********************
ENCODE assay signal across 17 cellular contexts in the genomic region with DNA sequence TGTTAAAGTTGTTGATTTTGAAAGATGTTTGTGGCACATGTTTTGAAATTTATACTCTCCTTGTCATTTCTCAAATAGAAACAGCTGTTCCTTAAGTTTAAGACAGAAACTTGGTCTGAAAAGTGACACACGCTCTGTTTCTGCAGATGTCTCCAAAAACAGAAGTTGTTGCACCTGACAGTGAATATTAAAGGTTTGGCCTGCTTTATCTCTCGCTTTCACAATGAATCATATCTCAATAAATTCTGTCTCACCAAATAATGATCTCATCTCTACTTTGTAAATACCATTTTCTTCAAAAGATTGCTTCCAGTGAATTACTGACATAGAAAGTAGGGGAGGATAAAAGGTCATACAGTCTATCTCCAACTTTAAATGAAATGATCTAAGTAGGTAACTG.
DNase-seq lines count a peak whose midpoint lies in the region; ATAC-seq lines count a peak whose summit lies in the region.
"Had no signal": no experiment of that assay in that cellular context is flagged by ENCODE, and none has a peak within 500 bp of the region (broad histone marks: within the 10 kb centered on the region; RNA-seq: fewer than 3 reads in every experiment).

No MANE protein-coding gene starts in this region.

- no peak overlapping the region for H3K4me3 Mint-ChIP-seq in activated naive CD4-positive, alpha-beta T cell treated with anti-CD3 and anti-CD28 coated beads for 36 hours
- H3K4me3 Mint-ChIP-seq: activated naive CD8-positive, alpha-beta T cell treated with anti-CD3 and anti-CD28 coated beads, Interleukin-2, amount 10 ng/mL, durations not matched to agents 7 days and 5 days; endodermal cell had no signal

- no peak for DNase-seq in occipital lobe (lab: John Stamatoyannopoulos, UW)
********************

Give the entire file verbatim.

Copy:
ENCODE assay signal across 17 cellular contexts in the genomic region with DNA sequence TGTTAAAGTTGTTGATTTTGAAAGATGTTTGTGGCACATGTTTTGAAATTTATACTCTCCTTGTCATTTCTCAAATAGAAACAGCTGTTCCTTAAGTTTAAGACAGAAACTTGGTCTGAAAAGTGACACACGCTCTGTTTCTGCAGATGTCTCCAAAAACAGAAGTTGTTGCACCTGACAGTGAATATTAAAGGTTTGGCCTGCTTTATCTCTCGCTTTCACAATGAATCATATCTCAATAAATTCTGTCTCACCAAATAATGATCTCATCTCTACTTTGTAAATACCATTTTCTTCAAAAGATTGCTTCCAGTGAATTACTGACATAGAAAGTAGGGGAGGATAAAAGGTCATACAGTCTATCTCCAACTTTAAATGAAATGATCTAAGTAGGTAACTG.
DNase-seq lines count a peak whose midpoint lies in the region; ATAC-seq lines count a peak whose summit lies in the region.
"Had no signal": no experiment of that assay in that cellular context is flagged by ENCODE, and none has a peak within 500 bp of the region (broad histone marks: within the 10 kb centered on the region; RNA-seq: fewer than 3 reads in every experiment).

No MANE protein-coding gene starts in this region.

- no peak overlapping the region for H3K4me3 Mint-ChIP-seq in activated naive CD4-positive, alpha-beta T cell treated with anti-CD3 and anti-CD28 coated beads for 36 hours
- H3K4me3 Mint-ChIP-seq: activated naive CD8-positive, alpha-beta T cell treated with anti-CD3 and anti-CD28 coated beads, Interleukin-2, amount 10 ng/mL, durations not matched to agents 7 days and 5 days; endodermal cell had no signal

- no peak for DNase-seq in occipital lobe (lab: John Stamatoyannopoulos, UW)